The final Cash for Clunkers numbers are in:
Old vehicles: 15.8 MPG on average
New vehicles: 24.9 MPG on average
That saves about 2 gallons of gas every 100 miles of driving, or 2 tons of CO2 every 10,000 miles of driving.
There is an AP story ridiculing the fact that some pick up trucks were traded in for other pick up trucks with essentially the same MPG (a 15 MPG truck for a 16 MPG truck), but that loophole was obvious from the start. It was built in by design to support Detroit. The Feinstein/Schumer/Israel contingent tried to hold out for good size increases in MPG, but had to compromise with the Stabenow contingent. Bare minimum truck trade ins was the disappointing concession. The time to publicize this flaw was in May. (As we noted in June, "The final bill has decent MPG improvements for cars (4 MPG and 10 MPG)--enough to "payback" the carbon released in producing the car--but not for large light duty trucks. We believe a tiered system based on GPM and requiring larger gas savings would have been better for reducing CO2 emissions.")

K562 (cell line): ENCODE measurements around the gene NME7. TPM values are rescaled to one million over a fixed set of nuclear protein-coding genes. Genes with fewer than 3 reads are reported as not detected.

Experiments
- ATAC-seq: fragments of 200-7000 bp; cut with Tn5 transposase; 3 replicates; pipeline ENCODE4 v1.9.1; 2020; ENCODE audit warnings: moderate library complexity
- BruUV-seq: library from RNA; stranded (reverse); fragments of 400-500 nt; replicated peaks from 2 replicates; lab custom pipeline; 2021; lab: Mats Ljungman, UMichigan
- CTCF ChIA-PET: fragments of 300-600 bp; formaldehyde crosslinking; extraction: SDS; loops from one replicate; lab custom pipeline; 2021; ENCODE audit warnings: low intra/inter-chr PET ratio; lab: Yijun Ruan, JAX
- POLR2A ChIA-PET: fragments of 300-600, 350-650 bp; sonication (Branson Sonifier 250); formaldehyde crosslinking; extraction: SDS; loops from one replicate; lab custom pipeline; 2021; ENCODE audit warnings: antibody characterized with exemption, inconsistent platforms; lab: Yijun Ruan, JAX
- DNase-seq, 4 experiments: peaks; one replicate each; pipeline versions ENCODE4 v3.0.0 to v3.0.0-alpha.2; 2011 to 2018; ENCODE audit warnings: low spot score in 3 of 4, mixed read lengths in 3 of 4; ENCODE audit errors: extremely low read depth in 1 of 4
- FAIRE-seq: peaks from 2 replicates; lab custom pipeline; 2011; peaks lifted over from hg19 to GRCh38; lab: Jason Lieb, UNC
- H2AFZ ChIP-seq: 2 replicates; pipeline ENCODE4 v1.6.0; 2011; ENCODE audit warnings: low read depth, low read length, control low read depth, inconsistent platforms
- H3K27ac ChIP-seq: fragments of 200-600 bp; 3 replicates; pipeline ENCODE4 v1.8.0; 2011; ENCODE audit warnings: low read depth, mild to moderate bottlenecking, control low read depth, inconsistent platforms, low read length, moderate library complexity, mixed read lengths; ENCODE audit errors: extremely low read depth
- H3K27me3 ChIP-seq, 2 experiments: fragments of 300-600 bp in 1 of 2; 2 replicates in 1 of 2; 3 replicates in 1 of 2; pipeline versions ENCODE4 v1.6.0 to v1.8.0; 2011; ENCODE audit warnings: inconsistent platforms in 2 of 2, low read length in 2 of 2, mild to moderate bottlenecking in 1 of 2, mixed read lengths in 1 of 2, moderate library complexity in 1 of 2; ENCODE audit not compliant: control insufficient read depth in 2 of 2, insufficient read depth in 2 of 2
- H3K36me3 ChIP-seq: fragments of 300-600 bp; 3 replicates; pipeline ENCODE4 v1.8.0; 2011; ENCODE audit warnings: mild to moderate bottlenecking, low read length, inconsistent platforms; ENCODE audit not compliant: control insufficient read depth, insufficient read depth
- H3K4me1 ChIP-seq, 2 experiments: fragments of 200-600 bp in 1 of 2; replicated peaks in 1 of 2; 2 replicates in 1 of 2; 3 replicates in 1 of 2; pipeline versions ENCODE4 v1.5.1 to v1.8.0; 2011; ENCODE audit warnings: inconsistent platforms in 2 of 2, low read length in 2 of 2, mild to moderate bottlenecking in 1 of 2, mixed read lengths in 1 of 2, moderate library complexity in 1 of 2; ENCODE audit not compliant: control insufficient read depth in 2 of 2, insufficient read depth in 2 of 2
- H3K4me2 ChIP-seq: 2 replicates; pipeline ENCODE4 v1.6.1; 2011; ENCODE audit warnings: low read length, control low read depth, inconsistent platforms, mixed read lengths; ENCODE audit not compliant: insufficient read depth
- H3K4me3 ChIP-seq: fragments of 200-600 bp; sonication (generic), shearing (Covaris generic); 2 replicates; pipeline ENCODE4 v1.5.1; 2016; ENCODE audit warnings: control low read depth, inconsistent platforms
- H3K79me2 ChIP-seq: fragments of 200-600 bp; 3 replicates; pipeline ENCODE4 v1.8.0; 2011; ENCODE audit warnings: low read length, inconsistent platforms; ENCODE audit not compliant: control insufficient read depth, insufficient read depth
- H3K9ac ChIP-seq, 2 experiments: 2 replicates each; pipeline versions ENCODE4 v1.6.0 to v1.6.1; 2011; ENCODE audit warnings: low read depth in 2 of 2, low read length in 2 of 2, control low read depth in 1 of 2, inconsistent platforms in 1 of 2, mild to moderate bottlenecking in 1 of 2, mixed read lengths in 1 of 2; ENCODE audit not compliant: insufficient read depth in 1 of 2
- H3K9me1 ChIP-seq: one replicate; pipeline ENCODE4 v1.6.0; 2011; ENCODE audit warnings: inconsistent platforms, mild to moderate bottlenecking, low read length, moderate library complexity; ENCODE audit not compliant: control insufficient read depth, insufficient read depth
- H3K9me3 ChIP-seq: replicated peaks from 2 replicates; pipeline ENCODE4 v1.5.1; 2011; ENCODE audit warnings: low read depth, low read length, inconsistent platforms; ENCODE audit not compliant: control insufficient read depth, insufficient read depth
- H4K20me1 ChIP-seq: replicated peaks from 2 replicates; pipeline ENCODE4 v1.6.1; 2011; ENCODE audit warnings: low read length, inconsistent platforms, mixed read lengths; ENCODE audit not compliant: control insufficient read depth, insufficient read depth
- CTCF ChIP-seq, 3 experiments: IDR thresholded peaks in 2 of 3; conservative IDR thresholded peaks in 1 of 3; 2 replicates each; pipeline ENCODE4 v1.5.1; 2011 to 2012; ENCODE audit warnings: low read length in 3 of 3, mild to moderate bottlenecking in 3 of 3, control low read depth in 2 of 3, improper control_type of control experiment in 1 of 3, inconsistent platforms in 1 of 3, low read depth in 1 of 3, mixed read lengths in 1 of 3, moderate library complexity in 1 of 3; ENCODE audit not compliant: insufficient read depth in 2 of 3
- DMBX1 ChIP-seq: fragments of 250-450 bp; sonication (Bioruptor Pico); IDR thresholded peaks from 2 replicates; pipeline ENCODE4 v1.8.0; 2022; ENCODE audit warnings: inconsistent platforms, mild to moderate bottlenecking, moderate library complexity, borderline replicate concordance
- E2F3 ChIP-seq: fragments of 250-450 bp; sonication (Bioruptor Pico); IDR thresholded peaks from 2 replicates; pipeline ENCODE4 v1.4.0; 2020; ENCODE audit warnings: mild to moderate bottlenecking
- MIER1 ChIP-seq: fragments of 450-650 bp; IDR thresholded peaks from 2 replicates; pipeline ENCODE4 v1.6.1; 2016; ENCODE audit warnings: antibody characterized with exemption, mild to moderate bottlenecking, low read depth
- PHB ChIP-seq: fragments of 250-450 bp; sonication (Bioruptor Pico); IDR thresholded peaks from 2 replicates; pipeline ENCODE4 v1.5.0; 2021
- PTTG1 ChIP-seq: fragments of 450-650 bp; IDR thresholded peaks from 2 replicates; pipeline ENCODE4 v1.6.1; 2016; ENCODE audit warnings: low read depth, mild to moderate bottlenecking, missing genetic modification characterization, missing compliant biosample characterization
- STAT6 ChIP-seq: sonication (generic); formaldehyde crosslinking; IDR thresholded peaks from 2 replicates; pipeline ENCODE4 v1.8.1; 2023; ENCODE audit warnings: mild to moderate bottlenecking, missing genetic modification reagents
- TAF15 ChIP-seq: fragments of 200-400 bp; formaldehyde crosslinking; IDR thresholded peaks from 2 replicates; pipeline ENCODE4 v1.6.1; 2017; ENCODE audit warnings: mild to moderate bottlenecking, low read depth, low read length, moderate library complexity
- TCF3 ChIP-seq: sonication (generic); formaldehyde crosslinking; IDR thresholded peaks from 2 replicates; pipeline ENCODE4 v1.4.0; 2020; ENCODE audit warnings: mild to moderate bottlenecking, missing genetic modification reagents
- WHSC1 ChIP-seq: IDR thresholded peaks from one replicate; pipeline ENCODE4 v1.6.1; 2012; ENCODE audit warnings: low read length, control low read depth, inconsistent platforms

It's a little late now to lament it.
The numbers on the NHTSA site inspire no confidence, so all of these conclusions, from my perspective, are in doubt. For example, the NHTSA reports an overall new MPG level of 24.9 based on the following data:
59% new vehicles with an average 27.9 mpg
34% new vehicles with an average 21.6 mpg
7% new vehicles with an average 16.2 mpg
Amazingly, they have averaged the mpgs to get their final figure. Of course, they need to take the harmonic mean, which requires converting the mpg figures to gpm before calculating the final average. The harmonic mean is 24.2 mpg. So which is the real final figure: 24.9? or 24.2?
Update: This post examines the data more closely and finds that the actual MPG of the new vehicles is 23.8.